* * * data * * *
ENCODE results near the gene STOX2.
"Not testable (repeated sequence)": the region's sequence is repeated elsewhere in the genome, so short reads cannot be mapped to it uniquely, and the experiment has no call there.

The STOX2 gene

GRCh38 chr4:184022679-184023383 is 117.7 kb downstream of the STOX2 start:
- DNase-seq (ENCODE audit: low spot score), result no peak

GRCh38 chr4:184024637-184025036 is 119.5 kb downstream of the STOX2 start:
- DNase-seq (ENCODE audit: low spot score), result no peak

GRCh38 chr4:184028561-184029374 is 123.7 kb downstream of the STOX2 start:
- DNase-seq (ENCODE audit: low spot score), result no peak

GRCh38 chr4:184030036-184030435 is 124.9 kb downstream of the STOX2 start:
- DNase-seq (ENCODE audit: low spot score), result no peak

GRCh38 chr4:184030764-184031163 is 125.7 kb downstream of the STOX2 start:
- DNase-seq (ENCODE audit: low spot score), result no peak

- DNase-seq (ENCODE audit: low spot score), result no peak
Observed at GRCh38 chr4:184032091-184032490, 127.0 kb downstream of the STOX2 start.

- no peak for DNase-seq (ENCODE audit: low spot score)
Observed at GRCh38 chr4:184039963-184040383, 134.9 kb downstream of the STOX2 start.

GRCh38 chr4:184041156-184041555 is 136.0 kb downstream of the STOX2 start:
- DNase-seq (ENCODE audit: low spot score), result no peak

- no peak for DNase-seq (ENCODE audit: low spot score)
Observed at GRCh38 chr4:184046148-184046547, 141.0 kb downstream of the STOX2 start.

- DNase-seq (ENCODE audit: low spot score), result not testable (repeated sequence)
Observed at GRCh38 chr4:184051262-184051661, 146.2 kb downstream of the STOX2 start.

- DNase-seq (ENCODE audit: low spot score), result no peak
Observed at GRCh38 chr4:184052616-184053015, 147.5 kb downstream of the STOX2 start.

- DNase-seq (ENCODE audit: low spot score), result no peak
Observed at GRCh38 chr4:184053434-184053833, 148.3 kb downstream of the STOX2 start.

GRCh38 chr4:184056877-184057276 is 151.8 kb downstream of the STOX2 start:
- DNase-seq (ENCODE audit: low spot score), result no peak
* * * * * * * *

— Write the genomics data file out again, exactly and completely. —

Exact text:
ENCODE results near the gene STOX2.
"Not testable (repeated sequence)": the region's sequence is repeated elsewhere in the genome, so short reads cannot be mapped to it uniquely, and the experiment has no call there.

The STOX2 gene

GRCh38 chr4:184022679-184023383 is 117.7 kb downstream of the STOX2 start:
- DNase-seq (ENCODE audit: low spot score), result no peak

GRCh38 chr4:184024637-184025036 is 119.5 kb downstream of the STOX2 start:
- DNase-seq (ENCODE audit: low spot score), result no peak

GRCh38 chr4:184028561-184029374 is 123.7 kb downstream of the STOX2 start:
- DNase-seq (ENCODE audit: low spot score), result no peak

GRCh38 chr4:184030036-184030435 is 124.9 kb downstream of the STOX2 start:
- DNase-seq (ENCODE audit: low spot score), result no peak

GRCh38 chr4:184030764-184031163 is 125.7 kb downstream of the STOX2 start:
- DNase-seq (ENCODE audit: low spot score), result no peak

- DNase-seq (ENCODE audit: low spot score), result no peak
Observed at GRCh38 chr4:184032091-184032490, 127.0 kb downstream of the STOX2 start.

- no peak for DNase-seq (ENCODE audit: low spot score)
Observed at GRCh38 chr4:184039963-184040383, 134.9 kb downstream of the STOX2 start.

GRCh38 chr4:184041156-184041555 is 136.0 kb downstream of the STOX2 start:
- DNase-seq (ENCODE audit: low spot score), result no peak

- no peak for DNase-seq (ENCODE audit: low spot score)
Observed at GRCh38 chr4:184046148-184046547, 141.0 kb downstream of the STOX2 start.

- DNase-seq (ENCODE audit: low spot score), result not testable (repeated sequence)
Observed at GRCh38 chr4:184051262-184051661, 146.2 kb downstream of the STOX2 start.

- DNase-seq (ENCODE audit: low spot score), result no peak
Observed at GRCh38 chr4:184052616-184053015, 147.5 kb downstream of the STOX2 start.

- DNase-seq (ENCODE audit: low spot score), result no peak
Observed at GRCh38 chr4:184053434-184053833, 148.3 kb downstream of the STOX2 start.

GRCh38 chr4:184056877-184057276 is 151.8 kb downstream of the STOX2 start:
- DNase-seq (ENCODE audit: low spot score), result no peak